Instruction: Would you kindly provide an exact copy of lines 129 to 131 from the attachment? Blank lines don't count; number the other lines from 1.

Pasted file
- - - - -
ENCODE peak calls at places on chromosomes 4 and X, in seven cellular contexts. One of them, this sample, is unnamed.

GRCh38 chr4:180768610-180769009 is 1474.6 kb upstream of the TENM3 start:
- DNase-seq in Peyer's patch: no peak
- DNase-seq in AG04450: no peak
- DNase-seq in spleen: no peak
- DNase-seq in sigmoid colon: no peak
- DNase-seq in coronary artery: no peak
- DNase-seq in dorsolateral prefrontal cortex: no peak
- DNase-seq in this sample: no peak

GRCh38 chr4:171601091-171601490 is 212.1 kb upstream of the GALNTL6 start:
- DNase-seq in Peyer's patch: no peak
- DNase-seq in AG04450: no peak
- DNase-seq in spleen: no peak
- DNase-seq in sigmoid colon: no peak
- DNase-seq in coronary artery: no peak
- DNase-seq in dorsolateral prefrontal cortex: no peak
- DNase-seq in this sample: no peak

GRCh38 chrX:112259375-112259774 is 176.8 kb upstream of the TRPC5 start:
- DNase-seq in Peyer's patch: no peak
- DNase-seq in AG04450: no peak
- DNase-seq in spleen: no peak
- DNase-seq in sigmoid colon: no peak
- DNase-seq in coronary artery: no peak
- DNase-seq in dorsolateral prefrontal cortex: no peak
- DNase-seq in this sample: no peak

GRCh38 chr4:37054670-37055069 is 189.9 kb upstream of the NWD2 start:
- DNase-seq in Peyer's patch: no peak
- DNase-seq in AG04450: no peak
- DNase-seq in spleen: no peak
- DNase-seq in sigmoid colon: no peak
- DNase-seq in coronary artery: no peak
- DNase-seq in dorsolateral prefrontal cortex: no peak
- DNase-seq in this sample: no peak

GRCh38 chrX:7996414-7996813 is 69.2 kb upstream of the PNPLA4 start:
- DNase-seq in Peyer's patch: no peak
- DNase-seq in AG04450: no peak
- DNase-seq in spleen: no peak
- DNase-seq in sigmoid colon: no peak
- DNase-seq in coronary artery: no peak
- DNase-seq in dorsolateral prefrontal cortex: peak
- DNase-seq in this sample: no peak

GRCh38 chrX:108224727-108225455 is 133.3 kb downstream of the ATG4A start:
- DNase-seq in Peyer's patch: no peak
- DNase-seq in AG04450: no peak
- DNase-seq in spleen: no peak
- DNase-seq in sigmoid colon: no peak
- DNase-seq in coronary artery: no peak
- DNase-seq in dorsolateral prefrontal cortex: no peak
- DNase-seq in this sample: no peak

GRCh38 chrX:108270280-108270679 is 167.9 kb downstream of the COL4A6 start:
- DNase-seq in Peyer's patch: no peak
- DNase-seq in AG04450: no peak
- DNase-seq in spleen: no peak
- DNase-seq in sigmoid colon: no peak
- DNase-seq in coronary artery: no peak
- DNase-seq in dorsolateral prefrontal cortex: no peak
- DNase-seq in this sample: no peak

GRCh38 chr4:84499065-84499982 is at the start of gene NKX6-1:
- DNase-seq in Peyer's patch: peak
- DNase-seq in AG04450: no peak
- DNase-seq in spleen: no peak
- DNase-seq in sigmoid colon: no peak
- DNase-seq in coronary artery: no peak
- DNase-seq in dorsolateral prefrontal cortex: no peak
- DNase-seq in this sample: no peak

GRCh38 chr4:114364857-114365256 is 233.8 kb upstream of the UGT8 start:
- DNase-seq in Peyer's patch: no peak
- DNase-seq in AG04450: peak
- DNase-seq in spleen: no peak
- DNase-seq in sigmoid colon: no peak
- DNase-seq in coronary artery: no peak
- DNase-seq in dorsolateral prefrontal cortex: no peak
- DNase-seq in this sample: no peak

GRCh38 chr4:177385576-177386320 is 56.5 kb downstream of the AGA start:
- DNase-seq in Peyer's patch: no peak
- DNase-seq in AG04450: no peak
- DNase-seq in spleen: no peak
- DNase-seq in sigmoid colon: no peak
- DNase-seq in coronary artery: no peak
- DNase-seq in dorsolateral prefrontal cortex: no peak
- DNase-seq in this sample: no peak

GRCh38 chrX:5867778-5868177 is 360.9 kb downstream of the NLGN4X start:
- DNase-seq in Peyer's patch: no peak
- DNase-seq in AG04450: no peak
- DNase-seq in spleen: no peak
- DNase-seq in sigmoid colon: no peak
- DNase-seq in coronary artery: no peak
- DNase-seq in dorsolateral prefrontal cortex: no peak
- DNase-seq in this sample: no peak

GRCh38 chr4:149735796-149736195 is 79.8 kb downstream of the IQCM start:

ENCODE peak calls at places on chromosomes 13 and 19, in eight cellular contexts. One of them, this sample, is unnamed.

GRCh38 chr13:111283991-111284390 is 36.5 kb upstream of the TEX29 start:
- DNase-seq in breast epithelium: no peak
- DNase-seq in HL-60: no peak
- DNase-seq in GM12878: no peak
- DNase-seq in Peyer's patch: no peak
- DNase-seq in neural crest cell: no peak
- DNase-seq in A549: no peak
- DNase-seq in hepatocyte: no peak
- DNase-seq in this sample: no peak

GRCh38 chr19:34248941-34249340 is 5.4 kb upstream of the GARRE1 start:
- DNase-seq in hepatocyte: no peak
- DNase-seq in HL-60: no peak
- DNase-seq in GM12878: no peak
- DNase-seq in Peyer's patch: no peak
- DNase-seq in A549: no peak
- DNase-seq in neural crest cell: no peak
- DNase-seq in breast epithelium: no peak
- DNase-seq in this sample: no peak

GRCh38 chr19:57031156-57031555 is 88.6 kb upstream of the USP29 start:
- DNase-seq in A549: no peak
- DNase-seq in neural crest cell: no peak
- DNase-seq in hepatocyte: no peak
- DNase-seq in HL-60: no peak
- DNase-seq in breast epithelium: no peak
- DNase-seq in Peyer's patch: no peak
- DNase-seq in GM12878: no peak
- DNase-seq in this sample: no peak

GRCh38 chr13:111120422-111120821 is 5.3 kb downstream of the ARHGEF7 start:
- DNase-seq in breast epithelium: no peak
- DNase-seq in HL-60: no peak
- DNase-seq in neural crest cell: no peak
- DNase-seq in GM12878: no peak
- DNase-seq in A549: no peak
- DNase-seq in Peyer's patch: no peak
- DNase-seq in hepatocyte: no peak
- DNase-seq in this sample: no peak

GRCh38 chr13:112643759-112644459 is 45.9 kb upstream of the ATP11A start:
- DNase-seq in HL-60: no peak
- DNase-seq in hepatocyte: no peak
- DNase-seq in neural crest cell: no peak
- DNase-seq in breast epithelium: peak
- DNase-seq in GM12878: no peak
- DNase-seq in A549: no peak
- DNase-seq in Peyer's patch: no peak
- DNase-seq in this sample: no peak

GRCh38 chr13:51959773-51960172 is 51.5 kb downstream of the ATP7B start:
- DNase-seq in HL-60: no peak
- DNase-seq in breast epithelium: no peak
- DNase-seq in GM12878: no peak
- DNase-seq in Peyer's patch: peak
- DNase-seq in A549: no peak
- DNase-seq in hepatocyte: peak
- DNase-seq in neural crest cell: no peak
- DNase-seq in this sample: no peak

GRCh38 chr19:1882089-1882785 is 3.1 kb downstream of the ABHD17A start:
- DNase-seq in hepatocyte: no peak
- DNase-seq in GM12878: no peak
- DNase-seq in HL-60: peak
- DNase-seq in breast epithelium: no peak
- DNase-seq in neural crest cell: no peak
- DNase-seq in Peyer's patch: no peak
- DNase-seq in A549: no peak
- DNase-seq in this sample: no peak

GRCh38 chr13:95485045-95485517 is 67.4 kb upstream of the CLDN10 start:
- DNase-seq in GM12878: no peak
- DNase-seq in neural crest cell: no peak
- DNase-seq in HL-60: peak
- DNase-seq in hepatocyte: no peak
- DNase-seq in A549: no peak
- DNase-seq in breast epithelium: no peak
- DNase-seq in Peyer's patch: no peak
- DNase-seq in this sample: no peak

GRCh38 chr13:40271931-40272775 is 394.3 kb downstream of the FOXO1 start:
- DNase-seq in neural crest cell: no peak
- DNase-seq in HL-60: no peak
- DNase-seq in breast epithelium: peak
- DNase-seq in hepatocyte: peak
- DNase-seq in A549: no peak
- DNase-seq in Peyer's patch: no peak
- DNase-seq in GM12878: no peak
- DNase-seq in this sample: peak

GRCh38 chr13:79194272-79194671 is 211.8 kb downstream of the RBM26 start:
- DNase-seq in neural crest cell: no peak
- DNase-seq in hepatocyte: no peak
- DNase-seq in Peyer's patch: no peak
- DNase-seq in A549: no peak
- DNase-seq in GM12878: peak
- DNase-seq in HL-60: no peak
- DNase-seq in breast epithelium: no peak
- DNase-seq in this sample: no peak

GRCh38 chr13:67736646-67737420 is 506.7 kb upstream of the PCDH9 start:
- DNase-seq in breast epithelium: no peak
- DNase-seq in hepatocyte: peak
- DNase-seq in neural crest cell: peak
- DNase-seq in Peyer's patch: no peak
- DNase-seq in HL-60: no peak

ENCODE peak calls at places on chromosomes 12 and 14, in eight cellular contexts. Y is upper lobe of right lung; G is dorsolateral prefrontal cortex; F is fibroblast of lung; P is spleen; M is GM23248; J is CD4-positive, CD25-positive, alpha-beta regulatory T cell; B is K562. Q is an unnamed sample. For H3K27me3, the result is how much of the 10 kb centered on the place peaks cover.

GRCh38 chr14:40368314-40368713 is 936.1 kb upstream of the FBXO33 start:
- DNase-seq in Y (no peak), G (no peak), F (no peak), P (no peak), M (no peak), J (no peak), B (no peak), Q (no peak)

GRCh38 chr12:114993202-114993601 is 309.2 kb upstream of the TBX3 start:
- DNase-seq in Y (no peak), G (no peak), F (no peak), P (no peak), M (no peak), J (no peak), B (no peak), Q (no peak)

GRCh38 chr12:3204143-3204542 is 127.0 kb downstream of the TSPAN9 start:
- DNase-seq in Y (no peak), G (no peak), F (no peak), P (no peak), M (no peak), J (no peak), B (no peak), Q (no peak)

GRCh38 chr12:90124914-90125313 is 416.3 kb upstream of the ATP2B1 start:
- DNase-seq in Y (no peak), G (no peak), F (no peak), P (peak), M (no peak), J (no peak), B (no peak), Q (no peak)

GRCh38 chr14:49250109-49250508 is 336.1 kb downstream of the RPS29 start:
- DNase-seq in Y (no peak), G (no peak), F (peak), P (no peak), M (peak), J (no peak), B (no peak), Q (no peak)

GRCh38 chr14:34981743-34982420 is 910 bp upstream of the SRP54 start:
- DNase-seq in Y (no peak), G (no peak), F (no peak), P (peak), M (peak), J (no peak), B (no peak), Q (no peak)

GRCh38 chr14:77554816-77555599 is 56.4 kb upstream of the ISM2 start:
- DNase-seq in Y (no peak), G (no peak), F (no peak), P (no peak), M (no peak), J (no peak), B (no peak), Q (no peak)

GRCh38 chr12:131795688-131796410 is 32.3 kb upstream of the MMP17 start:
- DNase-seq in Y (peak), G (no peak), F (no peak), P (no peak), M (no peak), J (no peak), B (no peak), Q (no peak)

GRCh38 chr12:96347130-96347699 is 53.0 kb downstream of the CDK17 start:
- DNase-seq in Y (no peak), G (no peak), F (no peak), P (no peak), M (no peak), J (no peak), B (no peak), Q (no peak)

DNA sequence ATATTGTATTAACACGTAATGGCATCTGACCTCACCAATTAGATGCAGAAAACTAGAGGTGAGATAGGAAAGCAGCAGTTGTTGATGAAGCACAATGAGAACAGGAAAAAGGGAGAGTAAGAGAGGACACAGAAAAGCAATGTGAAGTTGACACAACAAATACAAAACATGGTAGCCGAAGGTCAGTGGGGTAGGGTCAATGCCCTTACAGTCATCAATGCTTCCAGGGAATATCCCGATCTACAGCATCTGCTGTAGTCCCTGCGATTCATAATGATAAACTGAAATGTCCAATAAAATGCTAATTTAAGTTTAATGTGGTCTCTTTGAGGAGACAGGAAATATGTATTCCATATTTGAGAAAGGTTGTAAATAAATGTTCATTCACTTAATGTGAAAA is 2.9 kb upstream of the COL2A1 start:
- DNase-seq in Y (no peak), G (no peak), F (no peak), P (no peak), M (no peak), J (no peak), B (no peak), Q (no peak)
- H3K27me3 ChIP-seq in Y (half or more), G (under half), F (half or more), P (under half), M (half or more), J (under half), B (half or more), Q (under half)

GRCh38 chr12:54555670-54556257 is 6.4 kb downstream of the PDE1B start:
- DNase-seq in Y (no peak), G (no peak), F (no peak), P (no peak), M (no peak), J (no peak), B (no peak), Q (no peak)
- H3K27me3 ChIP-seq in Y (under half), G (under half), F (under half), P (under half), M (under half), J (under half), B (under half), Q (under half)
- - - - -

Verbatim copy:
- DNase-seq in HL-60: no peak
- DNase-seq in hepatocyte: no peak
- DNase-seq in neural crest cell: no peak